All dolled up for tea and Christmas
Marie Boyd-Johnson, 97, of Orange, has spent her life doing what she loved to do —sew.
She began sewing when she was eight years old. But, her mother wouldn’t let her use a sewing machine. The determined girl then used a needle and thread instead to make her dolls some clothes.
Johnson made clothes for 15 dolls for the Salvation Army’s toy drive. Each of the dolls she made clothes for this year has the possibility of outfit combinations. Using her own creation of patterns, Johnson made for each doll a pair of pants, a shirt, skirt, shawl and a bonnet. Each piece is held together with velcro.
“They need dolls and I like to sew,” Johnson said.
Johnson has been making the clothes for the dolls for more than 20 years. She initially found out about the needs of the Salvation Army after reading something in the local newspaper. Johnson not only sews for the Salvation Army, but also the Rainbow Room which is operated by Child Protective Services.
For more than 25 years, the dolls have been dressed by individuals, local civic and church organizations. In addition to dolls, some people have chosen to make clothes for bears. The dolls and bears are provided by the Salvation Army to be dressed. The dolls start out basically the same with the exception of hair color and skin tone. When completed, the dolls are taken to the Salvation Army to be displayed and judged. They are later given to little girls to be a loved and cherished Christmas gift.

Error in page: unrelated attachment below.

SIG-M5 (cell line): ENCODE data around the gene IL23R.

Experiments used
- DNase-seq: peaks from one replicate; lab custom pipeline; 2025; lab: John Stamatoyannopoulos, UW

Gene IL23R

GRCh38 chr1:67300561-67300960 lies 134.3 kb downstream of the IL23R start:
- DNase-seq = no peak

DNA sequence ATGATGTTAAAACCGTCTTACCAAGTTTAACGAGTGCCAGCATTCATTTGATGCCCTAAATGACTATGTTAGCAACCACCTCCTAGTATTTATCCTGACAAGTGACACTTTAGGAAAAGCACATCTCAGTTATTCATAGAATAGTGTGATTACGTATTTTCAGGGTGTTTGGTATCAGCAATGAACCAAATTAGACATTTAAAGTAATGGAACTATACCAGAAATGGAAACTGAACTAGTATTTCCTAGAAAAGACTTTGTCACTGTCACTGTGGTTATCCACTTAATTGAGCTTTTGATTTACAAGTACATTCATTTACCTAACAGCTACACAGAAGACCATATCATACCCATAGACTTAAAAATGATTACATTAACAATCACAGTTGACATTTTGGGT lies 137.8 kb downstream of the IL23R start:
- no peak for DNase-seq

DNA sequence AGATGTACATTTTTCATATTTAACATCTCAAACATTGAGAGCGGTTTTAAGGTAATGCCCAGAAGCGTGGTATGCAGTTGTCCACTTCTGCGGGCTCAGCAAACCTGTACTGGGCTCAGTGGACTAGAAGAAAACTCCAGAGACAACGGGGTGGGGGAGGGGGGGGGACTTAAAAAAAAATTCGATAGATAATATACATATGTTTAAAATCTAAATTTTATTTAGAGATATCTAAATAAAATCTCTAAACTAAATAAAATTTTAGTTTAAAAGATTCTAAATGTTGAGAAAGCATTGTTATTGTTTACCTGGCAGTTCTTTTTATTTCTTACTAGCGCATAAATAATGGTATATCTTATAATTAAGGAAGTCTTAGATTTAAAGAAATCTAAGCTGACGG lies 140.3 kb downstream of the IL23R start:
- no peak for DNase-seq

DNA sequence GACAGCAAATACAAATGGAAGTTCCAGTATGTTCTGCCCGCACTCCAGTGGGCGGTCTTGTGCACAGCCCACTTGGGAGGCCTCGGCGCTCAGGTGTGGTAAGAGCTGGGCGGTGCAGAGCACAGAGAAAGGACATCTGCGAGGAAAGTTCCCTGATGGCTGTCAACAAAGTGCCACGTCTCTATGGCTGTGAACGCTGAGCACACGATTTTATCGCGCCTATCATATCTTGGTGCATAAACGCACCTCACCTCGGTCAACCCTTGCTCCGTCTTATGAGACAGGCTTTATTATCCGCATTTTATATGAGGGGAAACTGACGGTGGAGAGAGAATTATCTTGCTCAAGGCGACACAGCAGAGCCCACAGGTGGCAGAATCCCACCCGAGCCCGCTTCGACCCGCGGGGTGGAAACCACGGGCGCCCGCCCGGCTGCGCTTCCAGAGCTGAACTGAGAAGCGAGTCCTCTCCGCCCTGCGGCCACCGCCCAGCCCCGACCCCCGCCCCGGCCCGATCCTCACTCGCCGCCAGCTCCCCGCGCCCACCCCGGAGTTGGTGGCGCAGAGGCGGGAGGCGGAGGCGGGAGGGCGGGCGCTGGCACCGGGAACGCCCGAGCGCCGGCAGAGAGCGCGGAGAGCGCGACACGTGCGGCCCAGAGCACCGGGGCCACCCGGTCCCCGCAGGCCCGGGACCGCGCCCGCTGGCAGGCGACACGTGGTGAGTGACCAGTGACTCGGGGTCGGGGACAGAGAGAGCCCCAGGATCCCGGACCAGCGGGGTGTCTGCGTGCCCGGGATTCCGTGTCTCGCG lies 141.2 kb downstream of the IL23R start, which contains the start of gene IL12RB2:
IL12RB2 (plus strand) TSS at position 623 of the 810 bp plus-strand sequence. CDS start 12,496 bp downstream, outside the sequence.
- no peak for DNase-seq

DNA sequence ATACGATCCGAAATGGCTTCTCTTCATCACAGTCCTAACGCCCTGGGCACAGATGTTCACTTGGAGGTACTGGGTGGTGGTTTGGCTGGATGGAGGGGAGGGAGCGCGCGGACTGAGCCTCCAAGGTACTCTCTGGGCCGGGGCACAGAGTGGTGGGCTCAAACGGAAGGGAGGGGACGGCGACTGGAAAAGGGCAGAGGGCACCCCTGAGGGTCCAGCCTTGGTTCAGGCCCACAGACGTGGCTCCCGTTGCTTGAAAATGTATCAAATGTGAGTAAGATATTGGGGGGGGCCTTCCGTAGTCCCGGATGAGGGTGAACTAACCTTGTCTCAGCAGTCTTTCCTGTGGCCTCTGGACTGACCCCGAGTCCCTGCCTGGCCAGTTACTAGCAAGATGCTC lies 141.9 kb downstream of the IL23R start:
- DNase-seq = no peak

Johnson made doll clothes and clothes for her children and now her great-grandchildren. The former fifth grade and remedial reading teacher also used her sewing skills to help her students. Johnson who taught school for more than 40 years sewed together the pages of books so her students would have their own special books to read. This served as useful tool to encourage reading.
The Doll Tea at the Salvation Army, located at 1950 Martin Luther King Drive, is scheduled from 10 a.m. to 2 p.m., Dec. 4. The ladies mission of the Salvation Army is responsible for the tea this year.
Before the guests arrive, the dolls will be judged by three judges. They will have ribbons placed on them for first, second and third place. The various categories include most outstanding doll, bridal wear, evening wear, Sunday best, school attire, sleep-time, play-time and costumes.
Following the awards, light refreshments will be served.
Marie Boyd-Johnson, 97, of Orange, has made the clothes for 15 dolls for the Salvation Army Doll Tea. The dolls will later be given to area girls as a Christmas gift. The Doll Tea at the Salvation Army, located at 1950 Martin Luther King Drive, is scheduled from 10 a.m. to 2 p.m. Dec. 4. RECORD PHOTO: Debby Schamber